Type of Resource: text
Date Issued: 2012
Publisher: University of Central Florida
Language(s): English
Abstract/Description: Because of its high stiffness, carbon nanotubes (CNTs) are considered as one of the widely used reinforcement materials in the metal matrix composites. In this thesis, finite element (FE) models were built in Ls-Dyna3D to simulate Copper/CNTs composite deformation and fracture, and to explore CNTs reinforcement mechanisms. Several possible mechanisms were discussed. Deformation and failure of Cu/CNT composites were studied numerically using unit cell FE models, which consist of both metal matrix and CNTs. The simulation results have been verified by existing experiment data reported by Chen's group. The matrix material was modeled as elasto-plastic ductile solids. The CNTs material properties were taken from literature results using molecular dynamics simulation. FE simulations have showed that CNTs deformation exceeds material elastic limit, which means that CNTs plasticity should be taken into account as well. 2D unit cell models were developed using axial symmetric elements with suitable boundary conditions. Several mechanisms are found to affect CNTs reinforcement prediction. The first one is the boundary condition imposed in the models. The CNTs significantly affect the plastic flow of copper during plastic deformation, which is one important reinforcement mechanism. The second reinforcement mechanism is found to be the hardening zone of Cu matrix around CNTs, which is introduced by mismatch of coefficient of thermal expansion (CTE).A round of parametric studies was performed to investigate the effects of several modeling parameters in the FE simulations; these parameters include the volume fraction of CNTs, aspect ratio of CNTs, the size of hardening zone, and the residual plastic strain in the zone. A tool combining Matlab and Ls-Dyna was developed to automatically build 2D unit cell models and automatically post-process simulation results. Picking up suitable parameters, 2D unit cell model results well predict the experimental results from Chen's group. It should be noted that the interface between Cu and CNTs was assumed to be perfect in FE simulations since no CNTs debonding was observed in the experiments. Also, a 3D unit cell model using tetrahedral elements (with element numbers up to one million) was tentatively developed to obtain more accurate results. The purpose was to explore the interface properties of Cu/CNTs, the effect of CNTs orientation distribution, and the other reinforcement mechanism coming from geometry necessary dislocation (GND) since the size of Cu matrix is divided into nano scales by CNTs. 3D unit models are also used to verify the 2D unit cell one, which is a simplified and effective approach. Very interesting results was observed in this part of study. Further works are needed to overcome the difficulties in 3D modeling and the limitation of current CPU speed.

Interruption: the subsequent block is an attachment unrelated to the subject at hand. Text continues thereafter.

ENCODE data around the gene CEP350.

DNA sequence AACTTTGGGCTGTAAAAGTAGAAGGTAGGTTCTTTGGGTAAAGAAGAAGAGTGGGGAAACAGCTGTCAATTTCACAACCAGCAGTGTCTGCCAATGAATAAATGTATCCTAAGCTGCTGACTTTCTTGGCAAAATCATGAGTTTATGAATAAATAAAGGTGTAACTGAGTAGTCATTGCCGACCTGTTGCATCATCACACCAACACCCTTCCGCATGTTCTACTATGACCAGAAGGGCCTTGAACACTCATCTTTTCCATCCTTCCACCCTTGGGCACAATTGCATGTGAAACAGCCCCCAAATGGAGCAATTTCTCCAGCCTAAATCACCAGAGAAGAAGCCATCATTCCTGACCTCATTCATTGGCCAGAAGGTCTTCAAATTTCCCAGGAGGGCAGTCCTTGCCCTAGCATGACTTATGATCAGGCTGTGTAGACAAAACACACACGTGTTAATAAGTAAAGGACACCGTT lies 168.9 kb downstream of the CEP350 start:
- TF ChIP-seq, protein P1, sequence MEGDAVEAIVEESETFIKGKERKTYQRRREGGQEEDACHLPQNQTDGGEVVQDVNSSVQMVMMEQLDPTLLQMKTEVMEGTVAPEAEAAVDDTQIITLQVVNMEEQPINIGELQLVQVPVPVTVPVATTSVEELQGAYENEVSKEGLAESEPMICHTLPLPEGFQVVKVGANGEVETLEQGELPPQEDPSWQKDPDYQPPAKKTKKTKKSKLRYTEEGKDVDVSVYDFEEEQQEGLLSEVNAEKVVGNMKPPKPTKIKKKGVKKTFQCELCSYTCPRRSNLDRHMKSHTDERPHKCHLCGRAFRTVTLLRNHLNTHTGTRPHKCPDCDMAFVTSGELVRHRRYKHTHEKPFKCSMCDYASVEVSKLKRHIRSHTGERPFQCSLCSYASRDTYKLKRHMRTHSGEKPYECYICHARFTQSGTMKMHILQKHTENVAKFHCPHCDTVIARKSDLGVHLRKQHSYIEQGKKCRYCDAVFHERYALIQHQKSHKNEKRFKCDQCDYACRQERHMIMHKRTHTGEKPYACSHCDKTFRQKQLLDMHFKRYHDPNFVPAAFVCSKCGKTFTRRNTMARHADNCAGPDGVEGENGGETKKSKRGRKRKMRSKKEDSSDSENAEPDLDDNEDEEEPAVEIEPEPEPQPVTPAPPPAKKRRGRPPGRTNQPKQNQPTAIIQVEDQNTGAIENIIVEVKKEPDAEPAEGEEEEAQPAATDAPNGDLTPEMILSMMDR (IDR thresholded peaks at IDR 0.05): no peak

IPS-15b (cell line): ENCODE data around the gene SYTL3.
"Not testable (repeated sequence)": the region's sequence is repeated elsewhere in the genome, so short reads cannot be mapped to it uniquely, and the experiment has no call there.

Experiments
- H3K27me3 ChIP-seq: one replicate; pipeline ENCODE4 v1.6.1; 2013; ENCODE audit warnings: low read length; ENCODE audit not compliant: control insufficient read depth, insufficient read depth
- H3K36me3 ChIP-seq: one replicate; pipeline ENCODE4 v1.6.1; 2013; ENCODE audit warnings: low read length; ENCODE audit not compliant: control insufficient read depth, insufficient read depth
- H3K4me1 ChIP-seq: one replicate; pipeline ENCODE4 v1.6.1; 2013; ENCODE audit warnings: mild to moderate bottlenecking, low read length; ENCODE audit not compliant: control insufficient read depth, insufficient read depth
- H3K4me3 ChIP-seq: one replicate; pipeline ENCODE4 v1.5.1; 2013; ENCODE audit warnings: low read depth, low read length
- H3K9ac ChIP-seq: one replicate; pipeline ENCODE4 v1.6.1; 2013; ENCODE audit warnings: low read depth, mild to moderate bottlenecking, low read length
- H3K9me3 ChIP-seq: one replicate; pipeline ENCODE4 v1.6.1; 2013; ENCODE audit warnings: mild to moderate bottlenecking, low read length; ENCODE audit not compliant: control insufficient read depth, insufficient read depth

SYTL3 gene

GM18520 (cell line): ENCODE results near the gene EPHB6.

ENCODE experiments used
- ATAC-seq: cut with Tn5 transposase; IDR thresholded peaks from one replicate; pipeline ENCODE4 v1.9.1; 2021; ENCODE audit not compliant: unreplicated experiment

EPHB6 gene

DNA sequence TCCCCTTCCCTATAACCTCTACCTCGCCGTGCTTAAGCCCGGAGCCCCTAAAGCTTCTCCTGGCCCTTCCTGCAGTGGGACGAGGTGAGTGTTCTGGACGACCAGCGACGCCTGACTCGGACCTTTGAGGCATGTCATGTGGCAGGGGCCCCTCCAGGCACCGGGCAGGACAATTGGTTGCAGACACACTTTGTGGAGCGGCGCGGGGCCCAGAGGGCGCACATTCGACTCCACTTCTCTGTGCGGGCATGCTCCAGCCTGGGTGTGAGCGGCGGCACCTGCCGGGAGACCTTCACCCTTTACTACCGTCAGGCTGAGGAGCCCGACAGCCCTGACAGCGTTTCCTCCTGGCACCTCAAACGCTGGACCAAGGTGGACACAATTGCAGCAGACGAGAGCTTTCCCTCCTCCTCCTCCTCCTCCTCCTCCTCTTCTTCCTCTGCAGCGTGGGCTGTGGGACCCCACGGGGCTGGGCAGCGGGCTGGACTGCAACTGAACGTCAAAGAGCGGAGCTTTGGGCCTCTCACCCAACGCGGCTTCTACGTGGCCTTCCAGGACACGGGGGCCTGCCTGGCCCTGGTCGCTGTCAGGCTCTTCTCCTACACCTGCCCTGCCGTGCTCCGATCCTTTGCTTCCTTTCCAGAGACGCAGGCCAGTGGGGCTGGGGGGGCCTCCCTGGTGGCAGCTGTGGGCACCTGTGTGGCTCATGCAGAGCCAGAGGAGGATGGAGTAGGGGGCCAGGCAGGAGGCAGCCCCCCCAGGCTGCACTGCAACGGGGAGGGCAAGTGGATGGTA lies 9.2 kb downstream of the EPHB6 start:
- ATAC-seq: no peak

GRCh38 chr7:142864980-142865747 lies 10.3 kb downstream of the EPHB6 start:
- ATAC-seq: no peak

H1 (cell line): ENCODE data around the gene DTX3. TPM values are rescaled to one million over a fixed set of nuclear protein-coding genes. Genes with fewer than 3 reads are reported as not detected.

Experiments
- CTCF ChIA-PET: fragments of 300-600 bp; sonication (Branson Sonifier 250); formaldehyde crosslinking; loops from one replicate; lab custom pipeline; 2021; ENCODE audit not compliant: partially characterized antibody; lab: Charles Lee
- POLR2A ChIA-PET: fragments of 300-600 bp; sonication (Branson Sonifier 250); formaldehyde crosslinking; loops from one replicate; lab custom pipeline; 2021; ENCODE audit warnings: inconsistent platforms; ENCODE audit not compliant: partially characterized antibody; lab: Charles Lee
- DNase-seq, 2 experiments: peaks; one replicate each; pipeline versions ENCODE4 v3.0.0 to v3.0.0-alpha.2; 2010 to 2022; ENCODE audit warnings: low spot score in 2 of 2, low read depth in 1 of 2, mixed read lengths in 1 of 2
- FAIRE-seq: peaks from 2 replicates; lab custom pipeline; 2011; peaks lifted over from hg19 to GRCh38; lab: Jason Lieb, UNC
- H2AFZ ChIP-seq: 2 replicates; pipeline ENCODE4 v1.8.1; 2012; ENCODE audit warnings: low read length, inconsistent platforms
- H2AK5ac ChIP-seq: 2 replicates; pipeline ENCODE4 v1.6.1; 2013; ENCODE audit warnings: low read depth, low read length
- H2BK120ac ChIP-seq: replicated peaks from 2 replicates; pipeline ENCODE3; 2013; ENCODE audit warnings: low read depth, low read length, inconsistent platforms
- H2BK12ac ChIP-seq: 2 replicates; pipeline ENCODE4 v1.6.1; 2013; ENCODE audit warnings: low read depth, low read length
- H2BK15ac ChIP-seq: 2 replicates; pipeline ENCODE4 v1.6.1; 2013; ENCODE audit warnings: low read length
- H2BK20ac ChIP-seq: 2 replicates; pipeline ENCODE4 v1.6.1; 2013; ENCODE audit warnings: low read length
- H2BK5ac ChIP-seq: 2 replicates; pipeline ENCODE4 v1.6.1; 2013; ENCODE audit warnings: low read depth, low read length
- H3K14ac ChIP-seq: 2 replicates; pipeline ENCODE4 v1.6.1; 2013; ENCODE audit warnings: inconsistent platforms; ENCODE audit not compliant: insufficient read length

Identifier: CFE0004197 (IID), ucf:49019 (fedora)
Note(s): 2012-05-01
M.S.M.E.
Engineering and Computer Science, Mechanical, Materials and Aerospace Engineering
Masters
This record was generated from author submitted information.
Persistent Link to This Record: http://purl.flvc.org/ucf/fd/CFE0004197
Restrictions on Access: public 2012-05-15
Host Institution: UCF